Pietronero (1988) has pointed out, the fractal concept provides a description of these irregular structures on nature, but it does not imply the formulation of a theory for them. Indeed, Mandelbrot has not produced a theory to explain how these structures actually arise from physical laws.
It's fair to say that what Mandelbrot failed to address, is what really interests me: how structures actually arise from physical laws, especially with respect to the formation of galaxy clusters and filaments.

Well, as it turns out, we have some (but certainly not all) answers to this question for galaxies, as shown by George Smoot in this excellent presentation: George Smoot on the design of the universe

As evidence that we have some basic understanding of how these structures form, Smoot demonstrates how a computer model is able to take a matter distribution suggested by WMAP and create the filaments and structure we observe. He also compares this with actual data from the Sloan digital Sky Survey on one million galaxies and plots the structure of the universe in the most detail I've ever seen.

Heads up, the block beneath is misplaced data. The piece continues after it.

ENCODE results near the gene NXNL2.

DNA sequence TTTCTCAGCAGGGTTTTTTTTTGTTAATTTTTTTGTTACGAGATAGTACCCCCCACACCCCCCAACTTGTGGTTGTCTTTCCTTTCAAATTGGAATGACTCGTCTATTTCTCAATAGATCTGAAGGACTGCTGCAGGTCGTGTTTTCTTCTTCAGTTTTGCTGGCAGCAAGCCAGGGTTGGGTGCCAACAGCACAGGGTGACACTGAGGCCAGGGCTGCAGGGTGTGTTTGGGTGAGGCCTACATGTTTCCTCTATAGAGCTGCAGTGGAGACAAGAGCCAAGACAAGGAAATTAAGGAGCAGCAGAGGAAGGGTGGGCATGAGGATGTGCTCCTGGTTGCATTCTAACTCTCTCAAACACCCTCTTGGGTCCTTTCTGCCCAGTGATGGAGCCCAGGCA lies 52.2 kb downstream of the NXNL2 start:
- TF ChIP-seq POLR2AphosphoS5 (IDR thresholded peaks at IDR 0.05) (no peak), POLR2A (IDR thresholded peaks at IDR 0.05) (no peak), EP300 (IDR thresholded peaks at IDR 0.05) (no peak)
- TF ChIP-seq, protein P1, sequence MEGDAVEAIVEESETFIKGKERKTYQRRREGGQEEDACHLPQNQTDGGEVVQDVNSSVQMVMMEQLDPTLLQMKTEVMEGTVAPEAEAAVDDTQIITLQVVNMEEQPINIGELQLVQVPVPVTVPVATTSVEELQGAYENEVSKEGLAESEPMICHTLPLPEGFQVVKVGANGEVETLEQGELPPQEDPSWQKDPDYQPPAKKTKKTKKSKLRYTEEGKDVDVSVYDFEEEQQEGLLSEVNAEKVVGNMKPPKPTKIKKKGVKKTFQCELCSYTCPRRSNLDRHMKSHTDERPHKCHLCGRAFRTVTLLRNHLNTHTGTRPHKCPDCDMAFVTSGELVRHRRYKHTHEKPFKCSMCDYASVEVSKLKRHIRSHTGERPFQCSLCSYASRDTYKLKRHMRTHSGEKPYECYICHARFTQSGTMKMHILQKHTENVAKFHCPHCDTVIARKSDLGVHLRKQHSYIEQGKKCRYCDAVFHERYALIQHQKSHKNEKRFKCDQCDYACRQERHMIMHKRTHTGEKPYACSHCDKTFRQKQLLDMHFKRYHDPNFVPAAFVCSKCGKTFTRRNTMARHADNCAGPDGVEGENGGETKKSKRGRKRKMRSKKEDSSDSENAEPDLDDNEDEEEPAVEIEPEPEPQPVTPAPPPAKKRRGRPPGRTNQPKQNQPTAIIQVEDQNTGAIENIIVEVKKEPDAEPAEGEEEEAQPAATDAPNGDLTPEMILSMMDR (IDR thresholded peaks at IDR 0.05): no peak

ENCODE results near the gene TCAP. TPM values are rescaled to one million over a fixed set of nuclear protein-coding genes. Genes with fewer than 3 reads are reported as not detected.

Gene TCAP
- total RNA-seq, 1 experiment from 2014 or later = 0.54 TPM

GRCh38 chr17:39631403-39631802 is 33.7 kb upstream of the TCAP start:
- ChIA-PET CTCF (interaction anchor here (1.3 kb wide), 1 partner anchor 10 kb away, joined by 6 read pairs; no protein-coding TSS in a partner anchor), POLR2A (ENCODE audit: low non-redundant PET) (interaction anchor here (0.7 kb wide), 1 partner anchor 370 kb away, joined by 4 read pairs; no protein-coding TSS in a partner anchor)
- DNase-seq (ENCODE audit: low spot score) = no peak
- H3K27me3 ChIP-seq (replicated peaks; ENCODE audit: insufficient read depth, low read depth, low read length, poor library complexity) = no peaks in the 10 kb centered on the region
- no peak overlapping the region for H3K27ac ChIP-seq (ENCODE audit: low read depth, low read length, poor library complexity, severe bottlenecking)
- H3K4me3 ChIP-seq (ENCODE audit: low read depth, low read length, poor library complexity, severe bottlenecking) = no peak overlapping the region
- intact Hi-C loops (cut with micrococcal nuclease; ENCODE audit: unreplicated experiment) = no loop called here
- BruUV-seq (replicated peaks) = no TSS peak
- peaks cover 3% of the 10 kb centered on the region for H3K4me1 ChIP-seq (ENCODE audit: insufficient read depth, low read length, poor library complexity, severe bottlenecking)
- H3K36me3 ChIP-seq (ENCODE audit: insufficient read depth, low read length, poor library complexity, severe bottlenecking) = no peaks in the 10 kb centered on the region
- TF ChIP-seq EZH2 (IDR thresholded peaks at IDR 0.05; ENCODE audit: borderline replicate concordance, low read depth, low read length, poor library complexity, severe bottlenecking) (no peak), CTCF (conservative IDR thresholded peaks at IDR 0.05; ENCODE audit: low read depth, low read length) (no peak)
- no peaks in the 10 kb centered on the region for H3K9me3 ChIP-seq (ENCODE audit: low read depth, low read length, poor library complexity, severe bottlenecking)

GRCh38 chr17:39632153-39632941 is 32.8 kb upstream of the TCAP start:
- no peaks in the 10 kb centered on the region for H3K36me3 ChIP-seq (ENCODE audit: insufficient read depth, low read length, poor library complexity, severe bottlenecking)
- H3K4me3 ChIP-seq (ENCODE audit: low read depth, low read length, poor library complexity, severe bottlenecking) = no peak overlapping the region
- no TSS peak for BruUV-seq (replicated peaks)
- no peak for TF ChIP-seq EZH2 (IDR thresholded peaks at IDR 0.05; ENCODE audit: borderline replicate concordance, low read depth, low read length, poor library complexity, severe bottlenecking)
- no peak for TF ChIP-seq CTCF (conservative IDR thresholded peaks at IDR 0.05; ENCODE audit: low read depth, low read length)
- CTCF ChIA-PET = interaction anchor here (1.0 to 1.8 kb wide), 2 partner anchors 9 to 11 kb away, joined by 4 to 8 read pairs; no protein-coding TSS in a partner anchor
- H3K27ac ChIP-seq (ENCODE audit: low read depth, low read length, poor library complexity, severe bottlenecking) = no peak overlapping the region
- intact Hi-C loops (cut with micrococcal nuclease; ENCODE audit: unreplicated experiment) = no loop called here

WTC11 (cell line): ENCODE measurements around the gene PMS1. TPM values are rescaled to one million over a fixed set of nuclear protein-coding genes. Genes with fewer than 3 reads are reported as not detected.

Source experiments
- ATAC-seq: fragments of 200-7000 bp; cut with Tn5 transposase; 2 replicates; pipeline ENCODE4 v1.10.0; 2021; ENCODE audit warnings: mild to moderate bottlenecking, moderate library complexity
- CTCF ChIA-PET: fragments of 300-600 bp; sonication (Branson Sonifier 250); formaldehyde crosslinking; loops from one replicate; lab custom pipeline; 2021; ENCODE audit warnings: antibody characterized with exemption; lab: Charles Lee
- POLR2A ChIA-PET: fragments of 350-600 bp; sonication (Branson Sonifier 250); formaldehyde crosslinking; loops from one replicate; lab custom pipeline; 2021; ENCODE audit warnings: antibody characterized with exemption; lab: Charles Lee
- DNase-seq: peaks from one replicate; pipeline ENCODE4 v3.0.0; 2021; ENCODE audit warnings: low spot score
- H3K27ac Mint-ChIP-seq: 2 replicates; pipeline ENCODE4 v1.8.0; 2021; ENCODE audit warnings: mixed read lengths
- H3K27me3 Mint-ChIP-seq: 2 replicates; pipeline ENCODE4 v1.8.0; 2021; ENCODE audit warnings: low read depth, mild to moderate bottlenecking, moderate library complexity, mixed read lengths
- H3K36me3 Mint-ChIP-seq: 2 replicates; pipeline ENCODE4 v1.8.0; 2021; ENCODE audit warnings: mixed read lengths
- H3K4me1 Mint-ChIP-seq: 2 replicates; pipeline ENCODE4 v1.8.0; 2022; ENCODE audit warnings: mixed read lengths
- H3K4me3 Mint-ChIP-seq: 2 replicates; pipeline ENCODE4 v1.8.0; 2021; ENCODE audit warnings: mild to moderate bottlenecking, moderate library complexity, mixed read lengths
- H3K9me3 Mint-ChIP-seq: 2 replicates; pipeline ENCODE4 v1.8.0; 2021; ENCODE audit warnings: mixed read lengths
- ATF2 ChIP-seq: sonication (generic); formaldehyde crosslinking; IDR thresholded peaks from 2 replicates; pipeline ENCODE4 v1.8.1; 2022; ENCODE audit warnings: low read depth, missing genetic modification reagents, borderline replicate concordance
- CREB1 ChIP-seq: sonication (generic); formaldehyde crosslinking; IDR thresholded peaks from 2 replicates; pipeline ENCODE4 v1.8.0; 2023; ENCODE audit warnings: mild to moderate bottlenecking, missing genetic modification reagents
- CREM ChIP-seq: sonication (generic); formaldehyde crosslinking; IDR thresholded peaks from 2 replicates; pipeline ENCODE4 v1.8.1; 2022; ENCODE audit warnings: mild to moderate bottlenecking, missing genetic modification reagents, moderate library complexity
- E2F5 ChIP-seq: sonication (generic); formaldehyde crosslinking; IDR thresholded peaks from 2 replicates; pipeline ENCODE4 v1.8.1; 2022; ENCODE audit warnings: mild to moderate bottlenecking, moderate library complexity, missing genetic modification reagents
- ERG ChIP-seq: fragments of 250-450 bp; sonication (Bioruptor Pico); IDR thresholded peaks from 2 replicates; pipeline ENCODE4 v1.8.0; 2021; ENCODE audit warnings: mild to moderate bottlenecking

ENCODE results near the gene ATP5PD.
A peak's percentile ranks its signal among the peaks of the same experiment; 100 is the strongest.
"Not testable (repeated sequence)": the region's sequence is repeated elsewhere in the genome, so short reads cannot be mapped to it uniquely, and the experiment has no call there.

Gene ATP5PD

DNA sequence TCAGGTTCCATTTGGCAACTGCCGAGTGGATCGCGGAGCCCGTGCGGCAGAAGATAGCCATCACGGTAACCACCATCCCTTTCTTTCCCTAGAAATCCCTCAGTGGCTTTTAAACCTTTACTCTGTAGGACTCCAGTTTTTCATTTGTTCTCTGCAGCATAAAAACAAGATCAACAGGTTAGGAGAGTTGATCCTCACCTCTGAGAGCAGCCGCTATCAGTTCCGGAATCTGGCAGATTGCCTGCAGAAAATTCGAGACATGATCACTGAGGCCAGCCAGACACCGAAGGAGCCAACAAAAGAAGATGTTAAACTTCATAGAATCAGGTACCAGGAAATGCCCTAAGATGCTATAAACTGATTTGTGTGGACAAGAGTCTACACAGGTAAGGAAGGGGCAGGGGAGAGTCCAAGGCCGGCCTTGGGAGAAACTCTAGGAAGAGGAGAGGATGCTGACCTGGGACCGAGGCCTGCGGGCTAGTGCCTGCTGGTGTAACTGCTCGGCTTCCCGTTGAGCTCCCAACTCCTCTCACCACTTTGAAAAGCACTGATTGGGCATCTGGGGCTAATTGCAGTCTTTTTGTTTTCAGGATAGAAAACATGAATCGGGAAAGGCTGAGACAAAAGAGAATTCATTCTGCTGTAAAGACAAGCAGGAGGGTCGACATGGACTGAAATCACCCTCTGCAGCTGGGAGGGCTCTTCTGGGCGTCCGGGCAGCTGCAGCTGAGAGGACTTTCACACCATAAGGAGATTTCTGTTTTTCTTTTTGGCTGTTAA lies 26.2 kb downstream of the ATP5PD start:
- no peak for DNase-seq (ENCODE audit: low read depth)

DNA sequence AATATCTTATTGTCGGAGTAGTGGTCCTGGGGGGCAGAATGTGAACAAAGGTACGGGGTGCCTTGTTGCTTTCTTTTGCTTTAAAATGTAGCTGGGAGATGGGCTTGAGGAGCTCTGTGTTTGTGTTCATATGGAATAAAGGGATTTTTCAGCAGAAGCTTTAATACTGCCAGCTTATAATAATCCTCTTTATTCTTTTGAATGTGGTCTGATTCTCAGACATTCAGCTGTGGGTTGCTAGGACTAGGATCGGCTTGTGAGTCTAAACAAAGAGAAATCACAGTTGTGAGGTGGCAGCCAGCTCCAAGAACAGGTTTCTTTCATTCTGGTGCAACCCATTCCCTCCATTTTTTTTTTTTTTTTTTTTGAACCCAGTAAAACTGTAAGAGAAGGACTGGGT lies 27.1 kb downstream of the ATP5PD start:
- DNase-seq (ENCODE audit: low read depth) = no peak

And somehow, he manages to examine all this real data on a million galaxies and how the structure of the universe formed, without using the word "fractal" even one time in his presentation.

Frankly I find Smoot's presentation and approach much more interesting and useful in understanding the structure of the universe, than the paper "Fractals and the Distribution of Galaxies". I don't really have a problem with the paper or the math in it which looks valid enough to me from my limited exposure to fractal math, but if I bring that paper and $4 to starbucks I can buy a cup of coffee. I don't know what else I can do with it. I can do a lot more with Smoot's work, like see how the structure we see evolved from the WMAP data, in a computer model, and we can see the actual structure in far greater detail than the simplified view that fractal mathematics gives us.

In conclusion, it was nice to finally get to read about some real math, like Mandelbrot's work, and the work in the "Fractals and the Distribution of Galaxies" paper, in contrast to a thread about Rodin's mathematics that has almost no real mathematics in it at all.

So thanks for mentioning the fractal stuff Mary, it was nice to finally see some real math mentioned in a math thread. It's interesting math, but isn't Smoot's presentation and approach regarding the distribution of galaxies much more interesting and informative than the Mandelbrot/Ribero/Miguelote fractal math? It is to me. And both of those are far more interesting than Rodin's fictitious math!